Immediately following my family's recent trip to Savannah, several friends implored me read Midnight in the Garden of Good and Evil. I had a vague notion that it was Something Significant, but couldn't put my finger on exactly what, other than that it was about Savannah. Both the trolley tour guides and the carriage driver mentioned it specifically each time we passed Clary's Cafe, so with all that I immediately added it to my Goodreads list. By the way, are we friends on Goodreads? Let's do that.
So finally my ebook request came through the local public library and away I went, again, east to Savannah, Georgia. This time, though, I saw quite a different side to the city than is presented for tourists.
John Berendt (the author), as a writer from New York had visited and fallen into a deep fascination with Savannah. His connections to and within the various social circles of prestige and mysterious alliances afforded him a front-row seat to the murder trial of Savannah's history. They also created his friendships with an unimaginable string of motley characters, such as Chablis (a transgendered showgirl), Luther Diggers (who may or may not have possessed enough poison to decimate the city), and Joe Odom (a well-connected vagabond who remained clutched in the throes of high society yet never seemed to be without legal and financial troubles), lest we not forget Minerva (a voodoo priestess).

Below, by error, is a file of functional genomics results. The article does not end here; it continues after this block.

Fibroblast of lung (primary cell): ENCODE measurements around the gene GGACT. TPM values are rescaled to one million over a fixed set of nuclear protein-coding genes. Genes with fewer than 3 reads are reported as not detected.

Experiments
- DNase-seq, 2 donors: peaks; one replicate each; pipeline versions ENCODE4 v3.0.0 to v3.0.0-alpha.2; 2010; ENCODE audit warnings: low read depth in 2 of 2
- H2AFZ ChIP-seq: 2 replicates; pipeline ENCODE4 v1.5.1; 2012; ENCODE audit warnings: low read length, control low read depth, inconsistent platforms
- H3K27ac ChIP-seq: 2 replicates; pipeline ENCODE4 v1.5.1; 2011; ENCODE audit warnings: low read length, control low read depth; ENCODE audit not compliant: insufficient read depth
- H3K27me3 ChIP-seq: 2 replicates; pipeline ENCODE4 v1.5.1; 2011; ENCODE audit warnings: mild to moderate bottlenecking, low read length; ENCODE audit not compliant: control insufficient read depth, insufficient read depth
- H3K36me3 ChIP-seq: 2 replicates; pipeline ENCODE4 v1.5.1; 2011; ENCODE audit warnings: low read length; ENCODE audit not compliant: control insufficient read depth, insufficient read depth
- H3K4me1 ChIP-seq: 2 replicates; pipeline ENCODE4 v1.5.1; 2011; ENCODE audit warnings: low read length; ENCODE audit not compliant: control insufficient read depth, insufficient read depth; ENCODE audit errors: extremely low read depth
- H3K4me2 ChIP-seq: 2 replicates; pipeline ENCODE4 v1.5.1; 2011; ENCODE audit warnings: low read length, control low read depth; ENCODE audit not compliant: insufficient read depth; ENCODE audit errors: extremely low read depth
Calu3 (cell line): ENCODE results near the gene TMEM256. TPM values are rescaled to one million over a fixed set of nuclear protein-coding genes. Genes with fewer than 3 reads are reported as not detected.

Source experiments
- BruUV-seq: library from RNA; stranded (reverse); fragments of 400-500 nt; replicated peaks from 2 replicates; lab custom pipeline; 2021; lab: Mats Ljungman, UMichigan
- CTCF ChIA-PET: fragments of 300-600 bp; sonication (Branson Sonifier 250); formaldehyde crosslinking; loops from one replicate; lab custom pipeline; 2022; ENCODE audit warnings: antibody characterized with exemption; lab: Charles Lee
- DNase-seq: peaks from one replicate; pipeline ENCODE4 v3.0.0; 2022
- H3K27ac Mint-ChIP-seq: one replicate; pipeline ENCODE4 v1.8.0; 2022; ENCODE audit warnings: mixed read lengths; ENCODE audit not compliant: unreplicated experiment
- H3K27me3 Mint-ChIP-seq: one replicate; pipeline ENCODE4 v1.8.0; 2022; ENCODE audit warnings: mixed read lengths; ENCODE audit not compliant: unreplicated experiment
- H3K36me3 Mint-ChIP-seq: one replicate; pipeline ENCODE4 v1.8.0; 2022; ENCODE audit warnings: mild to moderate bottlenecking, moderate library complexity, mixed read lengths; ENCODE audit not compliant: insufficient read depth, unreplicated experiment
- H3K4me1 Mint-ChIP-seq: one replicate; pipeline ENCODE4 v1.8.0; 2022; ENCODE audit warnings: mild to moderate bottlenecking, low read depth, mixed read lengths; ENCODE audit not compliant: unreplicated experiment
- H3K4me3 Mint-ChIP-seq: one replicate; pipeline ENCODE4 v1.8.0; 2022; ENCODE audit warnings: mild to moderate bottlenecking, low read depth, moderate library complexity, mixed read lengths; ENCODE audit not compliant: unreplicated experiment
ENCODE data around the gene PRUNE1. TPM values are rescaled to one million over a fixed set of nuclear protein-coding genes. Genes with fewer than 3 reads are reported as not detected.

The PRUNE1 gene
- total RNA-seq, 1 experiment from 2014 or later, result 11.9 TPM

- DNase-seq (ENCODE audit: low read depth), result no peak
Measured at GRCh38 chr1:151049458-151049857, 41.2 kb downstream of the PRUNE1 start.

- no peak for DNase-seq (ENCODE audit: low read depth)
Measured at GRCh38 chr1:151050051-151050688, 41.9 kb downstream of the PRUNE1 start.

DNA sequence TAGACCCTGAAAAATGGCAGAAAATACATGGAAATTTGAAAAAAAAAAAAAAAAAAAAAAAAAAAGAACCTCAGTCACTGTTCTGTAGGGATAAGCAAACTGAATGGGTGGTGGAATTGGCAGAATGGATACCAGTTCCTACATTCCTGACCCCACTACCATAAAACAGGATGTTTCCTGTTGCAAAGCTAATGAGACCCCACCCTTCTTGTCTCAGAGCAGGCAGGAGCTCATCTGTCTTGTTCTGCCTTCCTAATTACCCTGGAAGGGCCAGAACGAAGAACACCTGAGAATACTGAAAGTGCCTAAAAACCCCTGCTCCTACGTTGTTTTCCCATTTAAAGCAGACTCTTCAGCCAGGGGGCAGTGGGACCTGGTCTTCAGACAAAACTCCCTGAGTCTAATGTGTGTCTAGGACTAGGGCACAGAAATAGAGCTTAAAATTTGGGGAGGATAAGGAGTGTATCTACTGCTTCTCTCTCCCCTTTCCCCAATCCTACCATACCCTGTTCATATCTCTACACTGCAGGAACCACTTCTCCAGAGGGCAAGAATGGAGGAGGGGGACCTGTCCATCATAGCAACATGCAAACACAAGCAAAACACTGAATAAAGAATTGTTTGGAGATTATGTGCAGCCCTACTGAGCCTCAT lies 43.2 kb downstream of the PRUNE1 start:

For all the wildness of life displayed by these cats, however, they are mild in comparison to the mystique of the relationship between Jim Williams (middle-aged and very wealthy antiques dealer) and Danny Hansford (volatile young man), and the eight year-long trial of Jim for Danny's murder.
I mean, you just cannot make this stuff up.
And the shock of it all is that, beyond reasonable storytelling liberties, Berendt didn't. As in this is nonfiction, people.
As a novel, the work is entirely absurd. Ridiculously batty. The reader cannot recover from one wild encounter between characters before assailed by another incredibly far-fetched scene between the craziest of the crazy. And so, in that way, it is just nonfiction brilliance. Berendt's style of transforming factual events into a narrative feel very much like Truman Capote's treatment of In Cold Blood.
Only waaaaaayyyy funnier.